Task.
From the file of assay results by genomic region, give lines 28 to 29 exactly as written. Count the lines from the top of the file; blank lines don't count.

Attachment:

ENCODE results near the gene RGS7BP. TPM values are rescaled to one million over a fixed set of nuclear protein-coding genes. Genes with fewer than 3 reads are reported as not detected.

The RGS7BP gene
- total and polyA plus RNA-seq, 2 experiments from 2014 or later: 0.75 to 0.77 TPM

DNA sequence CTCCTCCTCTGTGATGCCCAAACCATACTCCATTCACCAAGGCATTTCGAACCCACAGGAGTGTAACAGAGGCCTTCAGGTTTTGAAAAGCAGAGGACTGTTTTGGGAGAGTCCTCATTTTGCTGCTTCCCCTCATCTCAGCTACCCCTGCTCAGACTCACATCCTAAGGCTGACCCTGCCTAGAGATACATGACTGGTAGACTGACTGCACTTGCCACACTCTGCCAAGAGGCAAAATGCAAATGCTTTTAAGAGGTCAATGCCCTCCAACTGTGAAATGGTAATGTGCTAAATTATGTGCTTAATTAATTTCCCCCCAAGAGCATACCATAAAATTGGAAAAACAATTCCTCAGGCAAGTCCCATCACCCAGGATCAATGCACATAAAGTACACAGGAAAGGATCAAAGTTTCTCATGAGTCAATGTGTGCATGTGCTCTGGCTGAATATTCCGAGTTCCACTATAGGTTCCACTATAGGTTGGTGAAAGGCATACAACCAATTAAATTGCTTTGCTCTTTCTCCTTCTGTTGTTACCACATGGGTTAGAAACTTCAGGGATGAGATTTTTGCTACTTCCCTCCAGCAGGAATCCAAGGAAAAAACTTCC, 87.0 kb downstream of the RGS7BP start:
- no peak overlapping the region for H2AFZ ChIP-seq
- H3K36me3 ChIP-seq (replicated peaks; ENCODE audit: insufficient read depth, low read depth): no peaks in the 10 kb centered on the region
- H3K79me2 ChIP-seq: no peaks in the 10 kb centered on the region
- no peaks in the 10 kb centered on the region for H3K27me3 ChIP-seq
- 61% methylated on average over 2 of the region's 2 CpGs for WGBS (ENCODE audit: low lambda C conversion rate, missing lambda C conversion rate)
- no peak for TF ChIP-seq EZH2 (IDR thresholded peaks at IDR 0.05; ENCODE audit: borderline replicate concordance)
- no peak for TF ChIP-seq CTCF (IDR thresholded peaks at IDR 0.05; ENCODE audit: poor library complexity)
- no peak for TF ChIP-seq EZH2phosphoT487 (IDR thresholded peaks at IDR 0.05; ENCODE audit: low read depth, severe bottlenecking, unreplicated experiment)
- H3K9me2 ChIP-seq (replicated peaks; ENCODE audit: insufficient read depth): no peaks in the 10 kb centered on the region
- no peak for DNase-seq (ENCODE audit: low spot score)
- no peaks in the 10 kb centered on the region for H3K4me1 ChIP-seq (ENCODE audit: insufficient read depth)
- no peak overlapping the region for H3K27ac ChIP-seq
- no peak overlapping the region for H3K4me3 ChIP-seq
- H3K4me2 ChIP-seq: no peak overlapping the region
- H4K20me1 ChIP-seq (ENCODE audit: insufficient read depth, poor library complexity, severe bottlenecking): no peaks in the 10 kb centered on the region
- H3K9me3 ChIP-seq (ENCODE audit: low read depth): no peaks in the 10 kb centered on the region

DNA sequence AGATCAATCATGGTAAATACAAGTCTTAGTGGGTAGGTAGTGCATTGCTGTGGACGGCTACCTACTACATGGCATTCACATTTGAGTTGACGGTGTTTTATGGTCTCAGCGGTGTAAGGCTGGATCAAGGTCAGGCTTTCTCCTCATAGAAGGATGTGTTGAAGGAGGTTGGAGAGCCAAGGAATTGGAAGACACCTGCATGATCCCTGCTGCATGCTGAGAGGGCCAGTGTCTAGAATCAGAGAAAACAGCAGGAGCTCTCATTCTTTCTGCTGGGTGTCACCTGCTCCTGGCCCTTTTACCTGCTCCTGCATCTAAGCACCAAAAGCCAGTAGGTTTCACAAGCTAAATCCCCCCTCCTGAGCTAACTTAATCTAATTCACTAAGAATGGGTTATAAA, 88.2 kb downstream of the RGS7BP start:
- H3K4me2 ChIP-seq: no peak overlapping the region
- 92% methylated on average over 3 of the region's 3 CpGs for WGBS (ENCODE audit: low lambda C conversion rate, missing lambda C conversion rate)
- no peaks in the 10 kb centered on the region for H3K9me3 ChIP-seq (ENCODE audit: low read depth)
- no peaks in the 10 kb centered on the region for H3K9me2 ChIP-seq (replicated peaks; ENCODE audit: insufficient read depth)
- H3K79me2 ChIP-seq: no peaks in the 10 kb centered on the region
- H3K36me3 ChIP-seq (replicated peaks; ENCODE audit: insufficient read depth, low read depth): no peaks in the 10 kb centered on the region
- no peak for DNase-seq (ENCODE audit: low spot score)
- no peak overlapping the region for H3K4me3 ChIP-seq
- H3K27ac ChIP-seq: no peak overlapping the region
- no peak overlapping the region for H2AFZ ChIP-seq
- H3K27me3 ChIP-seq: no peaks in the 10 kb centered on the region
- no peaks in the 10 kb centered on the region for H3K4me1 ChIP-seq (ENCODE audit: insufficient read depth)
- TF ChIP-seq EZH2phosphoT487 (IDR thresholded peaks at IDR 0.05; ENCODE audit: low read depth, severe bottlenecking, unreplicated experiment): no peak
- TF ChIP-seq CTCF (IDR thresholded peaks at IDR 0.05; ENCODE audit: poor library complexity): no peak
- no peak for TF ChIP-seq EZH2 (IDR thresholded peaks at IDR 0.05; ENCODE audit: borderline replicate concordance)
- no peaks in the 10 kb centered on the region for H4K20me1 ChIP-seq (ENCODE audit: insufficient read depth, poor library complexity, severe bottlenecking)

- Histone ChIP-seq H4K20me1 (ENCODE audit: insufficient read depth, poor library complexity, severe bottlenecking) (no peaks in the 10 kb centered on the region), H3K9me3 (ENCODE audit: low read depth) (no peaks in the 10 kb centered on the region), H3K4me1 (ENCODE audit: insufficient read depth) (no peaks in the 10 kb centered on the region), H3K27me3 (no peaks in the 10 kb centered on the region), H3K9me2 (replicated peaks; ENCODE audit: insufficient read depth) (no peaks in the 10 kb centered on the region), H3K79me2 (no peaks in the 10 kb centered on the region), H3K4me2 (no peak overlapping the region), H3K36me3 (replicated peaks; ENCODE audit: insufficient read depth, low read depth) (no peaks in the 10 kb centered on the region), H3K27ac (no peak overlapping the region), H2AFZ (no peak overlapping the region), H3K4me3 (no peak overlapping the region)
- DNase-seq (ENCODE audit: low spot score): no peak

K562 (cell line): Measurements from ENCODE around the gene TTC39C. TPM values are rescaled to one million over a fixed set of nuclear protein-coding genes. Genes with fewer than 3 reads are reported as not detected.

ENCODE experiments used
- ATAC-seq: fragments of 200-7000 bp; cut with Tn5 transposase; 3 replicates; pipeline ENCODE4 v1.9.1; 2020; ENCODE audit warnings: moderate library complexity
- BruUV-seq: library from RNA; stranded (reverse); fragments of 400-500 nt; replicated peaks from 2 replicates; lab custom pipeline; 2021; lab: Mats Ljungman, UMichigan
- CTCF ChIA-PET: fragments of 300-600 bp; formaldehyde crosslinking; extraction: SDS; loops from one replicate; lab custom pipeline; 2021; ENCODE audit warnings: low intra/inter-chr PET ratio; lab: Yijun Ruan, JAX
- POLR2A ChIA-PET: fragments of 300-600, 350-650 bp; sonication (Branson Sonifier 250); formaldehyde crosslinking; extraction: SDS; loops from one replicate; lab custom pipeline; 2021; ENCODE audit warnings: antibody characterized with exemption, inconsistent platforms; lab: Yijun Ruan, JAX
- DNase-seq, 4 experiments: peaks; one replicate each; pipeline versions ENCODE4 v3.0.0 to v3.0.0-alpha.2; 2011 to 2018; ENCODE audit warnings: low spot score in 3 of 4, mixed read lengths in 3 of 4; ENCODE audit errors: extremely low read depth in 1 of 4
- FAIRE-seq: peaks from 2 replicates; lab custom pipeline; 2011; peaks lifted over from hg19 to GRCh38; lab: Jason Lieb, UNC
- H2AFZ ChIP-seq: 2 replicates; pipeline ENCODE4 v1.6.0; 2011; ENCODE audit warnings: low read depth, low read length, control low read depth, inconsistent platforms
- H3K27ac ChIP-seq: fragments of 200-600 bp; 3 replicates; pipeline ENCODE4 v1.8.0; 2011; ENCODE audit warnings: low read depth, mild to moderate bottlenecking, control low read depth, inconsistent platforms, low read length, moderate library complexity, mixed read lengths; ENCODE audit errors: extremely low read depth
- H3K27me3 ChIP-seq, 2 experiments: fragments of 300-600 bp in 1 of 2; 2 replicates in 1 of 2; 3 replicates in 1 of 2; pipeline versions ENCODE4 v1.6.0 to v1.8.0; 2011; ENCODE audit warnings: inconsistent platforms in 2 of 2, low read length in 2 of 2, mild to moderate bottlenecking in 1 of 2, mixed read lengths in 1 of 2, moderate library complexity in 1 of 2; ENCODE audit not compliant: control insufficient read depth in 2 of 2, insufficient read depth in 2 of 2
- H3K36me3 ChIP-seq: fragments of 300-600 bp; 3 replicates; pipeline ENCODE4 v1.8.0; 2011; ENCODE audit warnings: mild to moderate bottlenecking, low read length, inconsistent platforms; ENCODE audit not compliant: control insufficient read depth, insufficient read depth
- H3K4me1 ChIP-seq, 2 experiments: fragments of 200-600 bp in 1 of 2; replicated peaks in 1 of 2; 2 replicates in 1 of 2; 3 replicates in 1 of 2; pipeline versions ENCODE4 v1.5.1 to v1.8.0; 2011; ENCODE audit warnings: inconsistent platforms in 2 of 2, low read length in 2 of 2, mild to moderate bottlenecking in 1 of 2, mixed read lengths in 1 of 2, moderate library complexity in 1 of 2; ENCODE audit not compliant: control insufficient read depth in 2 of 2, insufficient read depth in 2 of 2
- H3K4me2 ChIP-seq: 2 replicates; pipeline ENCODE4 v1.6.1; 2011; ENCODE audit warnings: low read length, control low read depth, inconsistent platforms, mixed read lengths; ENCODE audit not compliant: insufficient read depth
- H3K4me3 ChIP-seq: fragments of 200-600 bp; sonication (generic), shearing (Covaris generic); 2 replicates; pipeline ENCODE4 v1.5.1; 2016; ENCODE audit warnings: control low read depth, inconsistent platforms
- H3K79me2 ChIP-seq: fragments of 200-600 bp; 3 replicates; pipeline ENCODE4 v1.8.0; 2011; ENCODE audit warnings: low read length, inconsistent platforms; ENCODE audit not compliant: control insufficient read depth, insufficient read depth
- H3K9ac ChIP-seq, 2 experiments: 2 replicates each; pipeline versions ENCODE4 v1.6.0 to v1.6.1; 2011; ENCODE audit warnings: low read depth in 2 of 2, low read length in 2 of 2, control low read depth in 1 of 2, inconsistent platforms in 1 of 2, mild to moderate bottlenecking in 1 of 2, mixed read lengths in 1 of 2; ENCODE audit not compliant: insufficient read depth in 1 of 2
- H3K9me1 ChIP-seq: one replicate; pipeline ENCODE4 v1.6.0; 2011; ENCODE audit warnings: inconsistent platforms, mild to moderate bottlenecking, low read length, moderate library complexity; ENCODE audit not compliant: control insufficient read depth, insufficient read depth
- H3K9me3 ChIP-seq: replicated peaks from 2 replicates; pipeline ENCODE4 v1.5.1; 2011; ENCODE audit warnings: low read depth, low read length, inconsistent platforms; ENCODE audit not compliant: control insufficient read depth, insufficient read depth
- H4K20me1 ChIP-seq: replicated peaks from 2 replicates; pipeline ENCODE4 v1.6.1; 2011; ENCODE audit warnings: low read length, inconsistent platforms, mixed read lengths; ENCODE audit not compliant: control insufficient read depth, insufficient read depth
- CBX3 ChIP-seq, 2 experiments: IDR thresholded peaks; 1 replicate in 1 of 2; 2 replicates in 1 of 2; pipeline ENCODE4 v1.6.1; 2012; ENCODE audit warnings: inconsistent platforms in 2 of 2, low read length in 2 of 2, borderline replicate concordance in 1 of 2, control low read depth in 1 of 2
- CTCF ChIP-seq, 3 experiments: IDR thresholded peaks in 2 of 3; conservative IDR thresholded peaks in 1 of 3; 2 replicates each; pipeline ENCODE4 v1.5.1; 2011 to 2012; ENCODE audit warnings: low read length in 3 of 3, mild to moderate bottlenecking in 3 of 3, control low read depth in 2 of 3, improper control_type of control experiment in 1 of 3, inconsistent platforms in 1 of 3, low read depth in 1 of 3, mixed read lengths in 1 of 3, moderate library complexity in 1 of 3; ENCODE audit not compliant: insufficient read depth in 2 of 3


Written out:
- no peak for DNase-seq (ENCODE audit: low spot score)
- no peak overlapping the region for H3K4me3 ChIP-seq